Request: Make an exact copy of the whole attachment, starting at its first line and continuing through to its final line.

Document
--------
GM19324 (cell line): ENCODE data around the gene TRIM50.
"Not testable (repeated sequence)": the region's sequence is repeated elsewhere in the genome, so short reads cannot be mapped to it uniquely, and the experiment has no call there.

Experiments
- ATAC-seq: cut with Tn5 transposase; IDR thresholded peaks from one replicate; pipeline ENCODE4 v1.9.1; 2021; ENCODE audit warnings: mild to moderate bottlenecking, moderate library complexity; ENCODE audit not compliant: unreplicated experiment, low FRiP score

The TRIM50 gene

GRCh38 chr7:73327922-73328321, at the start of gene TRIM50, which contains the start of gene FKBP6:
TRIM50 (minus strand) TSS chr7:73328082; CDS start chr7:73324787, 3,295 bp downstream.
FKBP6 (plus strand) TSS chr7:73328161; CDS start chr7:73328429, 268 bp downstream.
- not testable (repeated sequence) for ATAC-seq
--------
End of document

GM19324 (cell line): ENCODE data around the gene TRIM50.
"Not testable (repeated sequence)": the region's sequence is repeated elsewhere in the genome, so short reads cannot be mapped to it uniquely, and the experiment has no call there.

Experiments
- ATAC-seq: cut with Tn5 transposase; IDR thresholded peaks from one replicate; pipeline ENCODE4 v1.9.1; 2021; ENCODE audit warnings: mild to moderate bottlenecking, moderate library complexity; ENCODE audit not compliant: unreplicated experiment, low FRiP score

The TRIM50 gene

GRCh38 chr7:73327922-73328321, at the start of gene TRIM50, which contains the start of gene FKBP6:
TRIM50 (minus strand) TSS chr7:73328082; CDS start chr7:73324787, 3,295 bp downstream.
FKBP6 (plus strand) TSS chr7:73328161; CDS start chr7:73328429, 268 bp downstream.
- not testable (repeated sequence) for ATAC-seq